According to Careerbuilder.com, 45% of job seekers don’t include a cover letter with their resume. I'll go out on a limb and say that the reason is that most professionals view the process of writing a cover letter as cumbersome and time consuming, and feel that their resume is what matters most.
But the cover letter can be a strategic tool to position you for success. As a job seeker, it provides you with additional real estate to "sell" yourself and stand out from the crowd, so don't throw away an opportunity to do so.
If you’ve ever been in a position responsible for hiring, you’re familiar with the pain involved in reviewing countless cover letters that all look and sound the same. Vanilla documents chock full of robotic language and overused corporate “buzzwords.” Words like “goal-oriented,” “dependable,” “results-driven,” lack specifics and rarely include examples to back them up. It can be refreshing to every now and then come across a cover letter that’s different. It’s those cover letters that earn attention, and that’s the whole point.
Because so many people use cover letter templates and the same vague corporate-speak, it’s even easier to stand out from the competition by including some elements in your cover letter that most won't. The process doesn’t need to be difficult or time consuming, just different.
Try the AIDA Marketing Formula
Marketers have been using tried and true formulas for capturing attention and persuasively informing consumers about products or services to influence buying decisions for ages. Some of the same formulas can be applied to your cover letter. After all, it’s a marketing document to help you stand out from your competitors and “sell” what you have to offer to an organization. One of the most effective formulas for writing cover letters is the AIDA formula:
Attention: Immediately grab the reader’s attention. The goal here is to create momentum with your words and motivate them to continue to read down the page. In my opinion this is the most important part of a cover letter because if you lose them here, they have no motivation to read the rest of the letter. Here's a few ways to grab their attention early:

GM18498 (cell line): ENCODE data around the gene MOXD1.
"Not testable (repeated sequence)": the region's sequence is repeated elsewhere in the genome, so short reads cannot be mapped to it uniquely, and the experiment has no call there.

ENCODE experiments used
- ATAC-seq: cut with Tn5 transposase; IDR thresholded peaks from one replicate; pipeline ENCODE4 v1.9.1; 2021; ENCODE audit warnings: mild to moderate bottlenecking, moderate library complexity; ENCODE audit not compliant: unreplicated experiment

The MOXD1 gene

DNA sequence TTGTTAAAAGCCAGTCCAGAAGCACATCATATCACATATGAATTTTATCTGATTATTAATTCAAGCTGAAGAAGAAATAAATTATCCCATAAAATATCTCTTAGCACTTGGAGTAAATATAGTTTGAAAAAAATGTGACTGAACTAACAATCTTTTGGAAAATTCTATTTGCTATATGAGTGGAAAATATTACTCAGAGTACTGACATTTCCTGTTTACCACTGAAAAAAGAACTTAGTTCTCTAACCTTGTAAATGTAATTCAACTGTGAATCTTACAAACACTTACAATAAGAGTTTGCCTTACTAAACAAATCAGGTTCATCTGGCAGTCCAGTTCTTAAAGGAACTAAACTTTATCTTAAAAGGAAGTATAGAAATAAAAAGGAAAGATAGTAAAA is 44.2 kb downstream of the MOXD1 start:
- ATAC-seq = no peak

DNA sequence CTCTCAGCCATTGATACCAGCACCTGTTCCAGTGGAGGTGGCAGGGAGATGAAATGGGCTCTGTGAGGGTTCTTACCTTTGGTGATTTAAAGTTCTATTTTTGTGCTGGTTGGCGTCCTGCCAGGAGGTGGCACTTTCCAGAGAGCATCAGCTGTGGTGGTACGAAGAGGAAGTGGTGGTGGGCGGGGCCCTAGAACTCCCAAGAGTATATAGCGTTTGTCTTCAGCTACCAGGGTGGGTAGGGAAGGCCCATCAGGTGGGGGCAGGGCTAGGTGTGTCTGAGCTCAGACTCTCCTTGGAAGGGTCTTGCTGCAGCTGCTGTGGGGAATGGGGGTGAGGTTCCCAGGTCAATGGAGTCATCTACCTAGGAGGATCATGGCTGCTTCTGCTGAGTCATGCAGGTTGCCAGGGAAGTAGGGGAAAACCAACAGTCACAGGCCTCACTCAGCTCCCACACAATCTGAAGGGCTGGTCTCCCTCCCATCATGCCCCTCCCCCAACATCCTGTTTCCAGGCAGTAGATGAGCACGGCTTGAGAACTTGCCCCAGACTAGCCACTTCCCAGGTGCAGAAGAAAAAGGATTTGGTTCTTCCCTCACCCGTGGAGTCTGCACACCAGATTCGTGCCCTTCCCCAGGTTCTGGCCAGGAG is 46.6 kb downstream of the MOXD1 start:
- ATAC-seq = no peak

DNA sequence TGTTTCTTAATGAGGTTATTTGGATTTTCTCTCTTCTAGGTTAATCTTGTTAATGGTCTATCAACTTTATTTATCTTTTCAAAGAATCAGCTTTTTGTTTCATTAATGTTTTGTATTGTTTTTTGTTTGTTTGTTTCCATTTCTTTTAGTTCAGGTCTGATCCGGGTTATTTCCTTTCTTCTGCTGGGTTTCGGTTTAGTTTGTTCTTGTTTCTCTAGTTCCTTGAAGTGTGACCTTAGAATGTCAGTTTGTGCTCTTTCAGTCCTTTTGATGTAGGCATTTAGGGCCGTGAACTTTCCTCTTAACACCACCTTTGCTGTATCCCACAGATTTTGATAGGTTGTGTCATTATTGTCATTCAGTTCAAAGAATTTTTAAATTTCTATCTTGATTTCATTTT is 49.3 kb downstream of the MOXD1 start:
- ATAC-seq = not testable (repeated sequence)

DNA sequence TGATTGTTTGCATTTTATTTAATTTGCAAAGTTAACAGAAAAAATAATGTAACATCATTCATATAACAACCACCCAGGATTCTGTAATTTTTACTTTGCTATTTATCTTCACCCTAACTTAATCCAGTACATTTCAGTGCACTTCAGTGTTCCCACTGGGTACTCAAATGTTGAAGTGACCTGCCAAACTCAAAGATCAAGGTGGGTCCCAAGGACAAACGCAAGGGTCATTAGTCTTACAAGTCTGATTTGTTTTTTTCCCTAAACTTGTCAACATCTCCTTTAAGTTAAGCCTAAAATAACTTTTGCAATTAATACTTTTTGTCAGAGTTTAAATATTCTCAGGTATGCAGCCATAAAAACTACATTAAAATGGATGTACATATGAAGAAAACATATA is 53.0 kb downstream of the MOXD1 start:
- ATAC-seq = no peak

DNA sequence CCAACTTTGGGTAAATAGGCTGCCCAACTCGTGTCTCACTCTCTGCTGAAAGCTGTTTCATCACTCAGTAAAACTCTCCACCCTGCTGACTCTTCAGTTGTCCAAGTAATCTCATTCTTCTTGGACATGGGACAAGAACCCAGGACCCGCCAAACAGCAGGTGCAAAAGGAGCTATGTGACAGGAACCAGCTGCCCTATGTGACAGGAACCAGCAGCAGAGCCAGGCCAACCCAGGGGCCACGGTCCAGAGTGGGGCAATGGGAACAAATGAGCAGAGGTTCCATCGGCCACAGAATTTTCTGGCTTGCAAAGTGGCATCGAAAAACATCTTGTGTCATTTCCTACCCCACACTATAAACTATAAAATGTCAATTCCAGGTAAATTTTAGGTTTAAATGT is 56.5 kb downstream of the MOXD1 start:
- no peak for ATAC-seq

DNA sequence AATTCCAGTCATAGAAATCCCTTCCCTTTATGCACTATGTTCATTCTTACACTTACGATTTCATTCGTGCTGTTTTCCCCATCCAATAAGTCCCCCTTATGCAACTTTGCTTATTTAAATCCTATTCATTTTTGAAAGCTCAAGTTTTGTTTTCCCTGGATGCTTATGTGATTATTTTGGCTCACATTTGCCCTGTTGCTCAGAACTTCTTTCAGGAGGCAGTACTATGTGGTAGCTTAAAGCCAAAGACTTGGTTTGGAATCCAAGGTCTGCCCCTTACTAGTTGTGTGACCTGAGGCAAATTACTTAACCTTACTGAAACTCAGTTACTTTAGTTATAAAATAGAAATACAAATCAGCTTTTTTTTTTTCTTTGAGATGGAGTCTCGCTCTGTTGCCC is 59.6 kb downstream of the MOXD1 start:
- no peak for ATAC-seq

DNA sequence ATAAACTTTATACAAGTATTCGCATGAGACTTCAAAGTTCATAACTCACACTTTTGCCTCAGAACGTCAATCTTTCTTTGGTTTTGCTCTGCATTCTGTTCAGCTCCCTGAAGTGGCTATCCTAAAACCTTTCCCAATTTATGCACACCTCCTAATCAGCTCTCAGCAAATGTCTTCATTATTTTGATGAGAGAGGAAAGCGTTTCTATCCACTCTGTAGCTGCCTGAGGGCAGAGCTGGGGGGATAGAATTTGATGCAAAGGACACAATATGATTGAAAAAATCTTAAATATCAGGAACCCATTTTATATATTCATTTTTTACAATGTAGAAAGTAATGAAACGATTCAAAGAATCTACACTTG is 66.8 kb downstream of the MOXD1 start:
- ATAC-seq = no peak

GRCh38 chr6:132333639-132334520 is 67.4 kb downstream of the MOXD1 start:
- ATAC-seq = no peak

- Inject a headline. Similar to an advertisement, the goal here being to concisely describe what makes you unique in a compelling way. A quick way to do this is to take 3 of your strengths, achievements, or accomplishments and weave them into 1-2 sentences that summarize YOU and align with the position you're applying for. This is essentially an over-arching value statement that communicates why you're the best person for the job. Emphasize this headline at the top of your cover letter by bolding or using a slightly larger font size. Since most cover letters look and read the same, a headline will stand out and is an easy way for a talent seeker to immediately “consume” what it is that you have to offer, without having to read every word on the page in order to do so.
- Leverage your LinkedIn recommendations. If you have some powerful recommendations on your LinkedIn profile, or letters of recommendation from past supervisors or colleagues, this is a great time to inject a concise testimonial into the cover letter. It provides a bit of social proof of your competence and abilities and immediately captures attention.